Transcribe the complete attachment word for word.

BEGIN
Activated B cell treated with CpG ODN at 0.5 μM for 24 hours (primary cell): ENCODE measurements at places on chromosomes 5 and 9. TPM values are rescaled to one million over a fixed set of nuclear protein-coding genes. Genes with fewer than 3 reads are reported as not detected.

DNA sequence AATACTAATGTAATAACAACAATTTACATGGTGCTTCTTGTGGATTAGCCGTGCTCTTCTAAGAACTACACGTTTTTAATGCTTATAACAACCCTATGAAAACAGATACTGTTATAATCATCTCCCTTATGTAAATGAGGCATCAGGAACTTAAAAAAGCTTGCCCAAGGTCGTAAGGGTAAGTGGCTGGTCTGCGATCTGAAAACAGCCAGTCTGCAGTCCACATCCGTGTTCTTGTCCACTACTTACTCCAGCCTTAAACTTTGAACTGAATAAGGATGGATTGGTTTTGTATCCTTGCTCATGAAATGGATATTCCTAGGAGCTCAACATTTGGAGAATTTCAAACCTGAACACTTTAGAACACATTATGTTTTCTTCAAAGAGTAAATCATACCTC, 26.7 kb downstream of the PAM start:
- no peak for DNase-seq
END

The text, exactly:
Activated B cell treated with CpG ODN at 0.5 μM for 24 hours (primary cell): ENCODE measurements at places on chromosomes 5 and 9. TPM values are rescaled to one million over a fixed set of nuclear protein-coding genes. Genes with fewer than 3 reads are reported as not detected.

DNA sequence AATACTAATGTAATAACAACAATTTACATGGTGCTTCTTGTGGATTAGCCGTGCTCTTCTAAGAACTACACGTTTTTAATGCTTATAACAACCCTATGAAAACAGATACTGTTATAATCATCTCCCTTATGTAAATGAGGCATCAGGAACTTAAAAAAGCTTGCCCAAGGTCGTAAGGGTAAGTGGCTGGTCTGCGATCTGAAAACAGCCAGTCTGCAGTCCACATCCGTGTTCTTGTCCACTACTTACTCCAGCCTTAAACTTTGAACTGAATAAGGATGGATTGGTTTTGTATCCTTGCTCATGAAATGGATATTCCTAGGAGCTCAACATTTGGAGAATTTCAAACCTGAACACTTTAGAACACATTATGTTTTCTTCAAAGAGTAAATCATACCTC, 26.7 kb downstream of the PAM start:
- no peak for DNase-seq